It is an amazing tale of survival and courage, but also a tale of mistakes that almost cost three boaters their lives. It is also a will to live that may have been what saved them.
John Nevarez, one of the survivors, said, "Because of the fact that we never gave up, we're here."
Speaking publicly for the first time since their rescue off the coast of Florida, Nevarez recounted the harrowing tale of how he, younger brother Elias and friend Rebecca Sullivan spent three days adrift in the ocean after their fishing boat capsized after two huge waves struck their boat last Sunday.
"The first wave came over the back end and filled the boat up considerably with water. The waves that hit us, the first one was in the upper six foot to seven foot [range]," he said. "It looked huge."
He said, "The boat capsized in eight seconds."
Their radio was knocked out, and there was no time to grab their life preservers. For the next 10 hours, they clung to the overturned boat.
"At that point, I looked at each one of them and I told them if you have any fears get rid of them now," he said. "There was no fear, there was truly no fear. We knew we were all going to survive."
They did manage to salvage two coolers. They had water to drink and some squid -- their fish bait -- to eat. On two occassions they saw Coast Guard searchers in the distance, but the would-be rescuers didn't see them.
Nevarez, a navy veteran, imposed a militarylike regimen: someone always kept watch, while the other two rested. Food and water were carefully rationed.
"We checked on each other every minute to the point where it was almost annoying," Nevarez said.
They passed the long hours talking about their families and sharing favorite lines from movies.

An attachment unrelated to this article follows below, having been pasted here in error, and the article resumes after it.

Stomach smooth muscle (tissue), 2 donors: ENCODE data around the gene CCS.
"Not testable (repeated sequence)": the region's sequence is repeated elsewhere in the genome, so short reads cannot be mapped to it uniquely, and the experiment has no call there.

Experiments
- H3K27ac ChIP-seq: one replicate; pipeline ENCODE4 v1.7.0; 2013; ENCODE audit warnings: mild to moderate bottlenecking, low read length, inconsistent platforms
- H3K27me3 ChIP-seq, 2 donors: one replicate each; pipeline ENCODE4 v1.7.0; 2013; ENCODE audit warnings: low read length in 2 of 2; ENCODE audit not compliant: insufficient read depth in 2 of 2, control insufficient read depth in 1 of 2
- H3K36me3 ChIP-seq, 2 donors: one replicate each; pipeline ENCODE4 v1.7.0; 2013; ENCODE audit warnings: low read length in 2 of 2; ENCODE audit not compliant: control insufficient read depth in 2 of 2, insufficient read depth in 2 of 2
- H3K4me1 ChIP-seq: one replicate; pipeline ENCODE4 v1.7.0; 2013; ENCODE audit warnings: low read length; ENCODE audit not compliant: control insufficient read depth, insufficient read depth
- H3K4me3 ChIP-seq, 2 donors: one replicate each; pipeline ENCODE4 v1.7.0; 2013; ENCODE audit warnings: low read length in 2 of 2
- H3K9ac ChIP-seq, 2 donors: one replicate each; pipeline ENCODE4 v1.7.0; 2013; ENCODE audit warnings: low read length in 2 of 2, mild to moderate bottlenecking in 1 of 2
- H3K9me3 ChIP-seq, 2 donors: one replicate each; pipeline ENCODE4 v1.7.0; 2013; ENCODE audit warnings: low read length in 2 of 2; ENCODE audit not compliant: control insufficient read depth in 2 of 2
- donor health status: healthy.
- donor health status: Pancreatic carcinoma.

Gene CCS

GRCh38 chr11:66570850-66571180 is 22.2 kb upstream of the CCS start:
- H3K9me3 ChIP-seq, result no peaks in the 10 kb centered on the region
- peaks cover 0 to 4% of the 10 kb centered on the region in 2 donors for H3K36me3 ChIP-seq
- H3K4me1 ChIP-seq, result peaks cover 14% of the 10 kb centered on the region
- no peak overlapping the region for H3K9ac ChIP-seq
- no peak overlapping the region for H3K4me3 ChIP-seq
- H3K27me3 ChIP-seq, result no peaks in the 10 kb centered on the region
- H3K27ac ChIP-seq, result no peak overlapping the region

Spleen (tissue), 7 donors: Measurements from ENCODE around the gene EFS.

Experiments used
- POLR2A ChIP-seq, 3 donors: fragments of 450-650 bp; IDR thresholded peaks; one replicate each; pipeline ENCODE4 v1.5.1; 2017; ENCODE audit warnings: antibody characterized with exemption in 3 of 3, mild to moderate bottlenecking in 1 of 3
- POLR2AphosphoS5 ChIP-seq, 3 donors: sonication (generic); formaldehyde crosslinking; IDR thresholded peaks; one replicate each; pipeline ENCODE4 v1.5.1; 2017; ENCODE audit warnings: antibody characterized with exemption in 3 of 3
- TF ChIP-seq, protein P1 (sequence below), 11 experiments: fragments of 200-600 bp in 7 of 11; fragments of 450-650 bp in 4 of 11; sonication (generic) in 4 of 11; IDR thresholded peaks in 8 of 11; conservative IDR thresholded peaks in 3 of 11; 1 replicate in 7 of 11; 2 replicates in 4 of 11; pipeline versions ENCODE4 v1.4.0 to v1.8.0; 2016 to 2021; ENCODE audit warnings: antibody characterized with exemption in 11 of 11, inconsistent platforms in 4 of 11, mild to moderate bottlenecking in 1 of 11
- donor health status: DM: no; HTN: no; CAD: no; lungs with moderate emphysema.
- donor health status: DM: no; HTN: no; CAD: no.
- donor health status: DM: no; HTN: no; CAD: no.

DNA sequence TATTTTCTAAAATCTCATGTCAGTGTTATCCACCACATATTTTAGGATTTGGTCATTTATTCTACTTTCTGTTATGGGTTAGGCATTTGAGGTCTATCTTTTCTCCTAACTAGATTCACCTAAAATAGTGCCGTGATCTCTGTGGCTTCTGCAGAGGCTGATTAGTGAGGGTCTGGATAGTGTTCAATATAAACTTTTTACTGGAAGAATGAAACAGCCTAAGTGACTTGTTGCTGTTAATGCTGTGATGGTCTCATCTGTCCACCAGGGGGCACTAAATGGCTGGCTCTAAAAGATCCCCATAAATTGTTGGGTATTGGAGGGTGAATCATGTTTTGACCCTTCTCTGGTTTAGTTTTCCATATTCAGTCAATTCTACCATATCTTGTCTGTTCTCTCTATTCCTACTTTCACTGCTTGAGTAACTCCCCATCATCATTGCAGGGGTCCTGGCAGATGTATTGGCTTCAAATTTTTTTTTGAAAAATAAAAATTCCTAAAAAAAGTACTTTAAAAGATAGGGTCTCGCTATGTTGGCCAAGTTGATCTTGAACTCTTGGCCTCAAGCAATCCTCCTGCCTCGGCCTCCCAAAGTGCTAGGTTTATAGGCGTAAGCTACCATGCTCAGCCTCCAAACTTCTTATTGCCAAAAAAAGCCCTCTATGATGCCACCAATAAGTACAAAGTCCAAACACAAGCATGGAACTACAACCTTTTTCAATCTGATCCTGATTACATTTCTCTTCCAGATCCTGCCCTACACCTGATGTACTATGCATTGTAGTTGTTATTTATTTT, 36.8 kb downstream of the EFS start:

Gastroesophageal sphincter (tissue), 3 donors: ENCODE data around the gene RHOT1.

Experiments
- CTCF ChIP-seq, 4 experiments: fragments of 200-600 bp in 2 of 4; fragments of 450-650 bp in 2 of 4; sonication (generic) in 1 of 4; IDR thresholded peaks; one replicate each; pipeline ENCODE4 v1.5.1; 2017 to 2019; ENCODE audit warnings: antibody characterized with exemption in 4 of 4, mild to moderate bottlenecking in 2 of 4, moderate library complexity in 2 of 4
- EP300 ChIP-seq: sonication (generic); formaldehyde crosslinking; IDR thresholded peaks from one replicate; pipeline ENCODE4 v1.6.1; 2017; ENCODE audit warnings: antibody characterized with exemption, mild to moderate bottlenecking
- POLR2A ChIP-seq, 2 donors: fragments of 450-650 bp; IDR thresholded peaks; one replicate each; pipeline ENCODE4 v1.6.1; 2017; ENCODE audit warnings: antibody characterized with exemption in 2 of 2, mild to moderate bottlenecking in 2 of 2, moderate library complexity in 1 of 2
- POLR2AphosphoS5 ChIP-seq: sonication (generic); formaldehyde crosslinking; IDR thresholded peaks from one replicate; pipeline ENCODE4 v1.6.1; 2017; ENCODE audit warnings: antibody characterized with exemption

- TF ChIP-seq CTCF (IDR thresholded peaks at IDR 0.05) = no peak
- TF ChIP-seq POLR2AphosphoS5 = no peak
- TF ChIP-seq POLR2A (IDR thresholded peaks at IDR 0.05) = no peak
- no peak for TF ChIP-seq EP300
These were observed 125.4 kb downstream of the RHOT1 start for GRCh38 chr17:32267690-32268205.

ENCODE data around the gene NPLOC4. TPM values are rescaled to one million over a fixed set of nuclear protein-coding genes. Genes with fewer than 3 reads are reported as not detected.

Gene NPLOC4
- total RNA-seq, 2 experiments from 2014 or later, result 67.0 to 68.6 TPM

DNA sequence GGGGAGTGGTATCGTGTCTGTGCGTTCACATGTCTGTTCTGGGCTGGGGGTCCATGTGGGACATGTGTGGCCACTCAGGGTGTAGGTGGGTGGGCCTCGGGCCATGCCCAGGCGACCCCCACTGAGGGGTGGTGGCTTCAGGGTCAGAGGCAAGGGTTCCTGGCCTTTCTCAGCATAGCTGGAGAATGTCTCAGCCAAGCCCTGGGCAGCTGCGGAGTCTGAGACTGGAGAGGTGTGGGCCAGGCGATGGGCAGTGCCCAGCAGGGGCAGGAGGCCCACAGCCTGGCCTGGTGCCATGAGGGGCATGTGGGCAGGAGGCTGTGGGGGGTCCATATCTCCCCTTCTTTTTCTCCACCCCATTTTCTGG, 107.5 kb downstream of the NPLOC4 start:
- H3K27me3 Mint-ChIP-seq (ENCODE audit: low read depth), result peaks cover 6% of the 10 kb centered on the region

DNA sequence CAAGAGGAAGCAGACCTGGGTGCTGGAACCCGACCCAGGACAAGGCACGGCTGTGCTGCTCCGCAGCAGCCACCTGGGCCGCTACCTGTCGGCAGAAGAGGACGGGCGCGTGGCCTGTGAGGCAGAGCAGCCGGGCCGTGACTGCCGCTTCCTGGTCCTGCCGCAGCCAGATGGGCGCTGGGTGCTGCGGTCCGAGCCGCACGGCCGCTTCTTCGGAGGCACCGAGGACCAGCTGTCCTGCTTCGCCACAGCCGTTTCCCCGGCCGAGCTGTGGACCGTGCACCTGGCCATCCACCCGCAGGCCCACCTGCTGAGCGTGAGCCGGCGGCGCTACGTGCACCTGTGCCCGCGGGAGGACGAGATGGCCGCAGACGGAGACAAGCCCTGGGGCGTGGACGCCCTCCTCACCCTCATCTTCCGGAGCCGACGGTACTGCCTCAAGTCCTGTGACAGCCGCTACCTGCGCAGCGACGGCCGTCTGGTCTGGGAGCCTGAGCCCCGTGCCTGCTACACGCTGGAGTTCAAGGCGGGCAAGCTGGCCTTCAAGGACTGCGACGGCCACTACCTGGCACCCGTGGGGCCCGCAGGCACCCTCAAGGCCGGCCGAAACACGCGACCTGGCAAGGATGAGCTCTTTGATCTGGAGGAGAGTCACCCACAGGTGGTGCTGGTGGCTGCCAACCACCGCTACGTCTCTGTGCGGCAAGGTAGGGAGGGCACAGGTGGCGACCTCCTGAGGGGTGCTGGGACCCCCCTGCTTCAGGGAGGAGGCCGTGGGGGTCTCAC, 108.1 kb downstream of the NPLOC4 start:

"We talked about movie quotes, each other's families," Nevarez said. "[Rebecca's] little daughter, my daughter, Erica, his wife, our famlies, anything we could think of."
The next day, Monday, the three spotted what looked like an oil rig in the distance and decided to head toward it, using the larger cooler as a flotation device. They never made it.
The group was at the mercy of the sea, the sun and the swarms of jellyfish stinging their legs.
For two days, they floated -- three people hanging on to a single cooler. But they never gave up hope.
"It literally was just, I'm not letting my brother and my friend die. There was just no way," Nevarez said.
On Wednesday, Sullivan spotted a boat in the distance. The three waved their shirts until they were seen. Finally, their ordeal was over.
"Screaming joy, even with the worst, sorest mouths in the world, a salt-water filled tongues, it was just screaming happiness," Nevarez said.
Exhausted, sun-blistered, dehydrated and badly stung by jellyfish, they were hospitalized in Jacksonville, Florida. After their ordeal, they're doing just fine.
Naverez concedes they made two crucial errors: They did not file a so-called float plan telling someone where they were going and when they were expected to return. And they took off the life preservers they were wearing because they were hot.
In retrospect, it seems somehow fitting that the boat is named Problem Child.